Prelude to green jersey battle suggests title wide open
Cavendish vs Goss - Cav holds the upper hand in the Green jersey stakes - if he wants it Image: Graeme Watson
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Cycling fans in the south of Holland have been treated to a preview of what might come in the battle for the green jersey at this year’s Tour de France.
The Ster ZLM Toer GP Jan van Heeswijk, a 668 km race held over four days on mostly flat terrain, attracted some of the world’s best sprinters, including the Manx Missile himself, Mark Cavendish.
And while Cavendish walked away with the first general classification win of his career, he didn’t have things his own way.
Oddly enough, despite overall victory, Supermanx failed to win a single stage!
As would be expected on a flatlander’s paradise, the sprints provided the highlights. Cavendish was always in the mix of course, but it was left to his hottest rivals to claim the top podium positions at the end of each day.
Young German superstar Marcel Kittel further pressed his claim as the next big thing by winning the opening and closing stages of the event.
While the Argos-Shimano rider thanked his team and spoke of the confidence that the win would give them, Cavendish was shaking his head and muttering about having misjudged where the finish line was. He had started his sprint late and had to settle for third behind Kittel and his ex-lead out man, Mark Renshaw.
Cavendish knew where the finish line was at the completion of stage two but it mattered little. After getting into a drag race with Andre Greipel it was the big German who triumphed.
Once again the victor was full of praise for his team mates and is convinced that his team, Lotto Belisol, will have the fastest lead-out train at the Tour, and with tough as nails Kiwi Greg Henderson guiding him through traffic at the pointy end, the big German will be keen to chalk up another win over the Manx Missile.
Renshaw rounded out the stage two podium.
Stage three was dubiously coined the ‘Queen’ stage although it did dip into Belgium and track along roads that are familiar with the Amstel Gold and Liege-Bastogne-Liege.
Lars Boom won the stage after making an early break for the line on the slight up hill finish. As expected, the undulating nature of the stage had seen the fastmen lose contact with the main group. All of them that is except for the Manxman!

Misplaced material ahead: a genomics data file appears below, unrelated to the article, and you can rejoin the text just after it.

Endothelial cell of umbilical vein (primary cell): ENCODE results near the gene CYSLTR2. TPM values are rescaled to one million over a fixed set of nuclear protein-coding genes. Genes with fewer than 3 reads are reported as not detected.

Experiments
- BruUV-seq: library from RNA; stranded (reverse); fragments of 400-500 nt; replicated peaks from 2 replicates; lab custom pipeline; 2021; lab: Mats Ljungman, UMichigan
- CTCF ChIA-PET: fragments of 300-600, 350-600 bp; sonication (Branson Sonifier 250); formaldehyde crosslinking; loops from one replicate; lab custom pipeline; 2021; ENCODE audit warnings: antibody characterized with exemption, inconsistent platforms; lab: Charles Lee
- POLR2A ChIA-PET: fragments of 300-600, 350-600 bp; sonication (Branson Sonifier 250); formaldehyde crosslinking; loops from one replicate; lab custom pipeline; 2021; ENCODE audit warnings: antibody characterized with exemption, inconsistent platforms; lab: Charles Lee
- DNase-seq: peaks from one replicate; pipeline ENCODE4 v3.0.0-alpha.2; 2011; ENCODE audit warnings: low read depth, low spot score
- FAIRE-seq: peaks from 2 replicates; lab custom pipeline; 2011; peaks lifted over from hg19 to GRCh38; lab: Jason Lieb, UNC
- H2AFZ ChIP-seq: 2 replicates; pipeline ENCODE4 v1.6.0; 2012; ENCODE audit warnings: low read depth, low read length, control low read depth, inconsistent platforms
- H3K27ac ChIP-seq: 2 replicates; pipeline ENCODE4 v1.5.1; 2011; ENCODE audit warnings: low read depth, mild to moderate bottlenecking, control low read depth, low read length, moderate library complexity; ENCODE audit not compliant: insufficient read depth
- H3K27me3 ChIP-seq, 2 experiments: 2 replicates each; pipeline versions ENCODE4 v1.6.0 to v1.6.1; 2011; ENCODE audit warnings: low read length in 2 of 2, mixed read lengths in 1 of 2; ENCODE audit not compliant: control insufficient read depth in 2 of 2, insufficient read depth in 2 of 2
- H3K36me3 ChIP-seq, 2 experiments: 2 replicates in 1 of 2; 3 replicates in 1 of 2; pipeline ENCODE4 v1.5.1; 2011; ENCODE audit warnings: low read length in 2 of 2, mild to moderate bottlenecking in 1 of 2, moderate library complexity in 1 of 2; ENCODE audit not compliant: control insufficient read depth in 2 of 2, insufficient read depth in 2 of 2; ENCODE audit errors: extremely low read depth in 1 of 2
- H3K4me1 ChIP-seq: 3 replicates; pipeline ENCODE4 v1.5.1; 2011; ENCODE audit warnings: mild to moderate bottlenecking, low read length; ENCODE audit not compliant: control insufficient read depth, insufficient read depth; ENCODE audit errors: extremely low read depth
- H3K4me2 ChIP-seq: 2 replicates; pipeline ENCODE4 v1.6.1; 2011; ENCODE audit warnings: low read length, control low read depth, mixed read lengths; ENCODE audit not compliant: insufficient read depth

Cavendish tried in vain to reel in Boom during the last frantic metres of the race but once again had to settle for a minor placing, but it was all he needed to hold onto the overall lead heading into the pancake flat final stage.
Team mate Juan Antonio Flecha was third while rivals Renshaw, Kittel and Greipel were nowhere to be seen.
Kittel bounced back to win the forth and final stage from Renshaw and Jurgen Roelandts while Cavendish rolled across the line in sixteenth place, content to finish in the bunch and claim overall honours.
While a small race in the overall scheme of things, the calibre of sprinters contesting the event was second to none and it provides us with an interesting form line coming into the Tour de France.
While Cavendish won’t go into the Tour rusty or searching for form, the confidence gained by his rivals during this race shouldn’t be underestimated. Couple this with the knowledge that his lead out train will undoubtedly be compromised as Team Sky hold back riders to look after general classification hopeful Bradley Wiggins, and the time has never been better to snare a win against the world champion.
Griepel’s confidence is sky high, he is in good form (13 victories so far this season), and has a good team around him. Kittel is fast and could be anything. Renshaw’s confidence is growing as he continues to settle into his position of designated sprinter.
Add Goss, Farrar and Sagan to the equation and Cavendish is going to have to fight and scrap like never before.
It will be worth staying up for.
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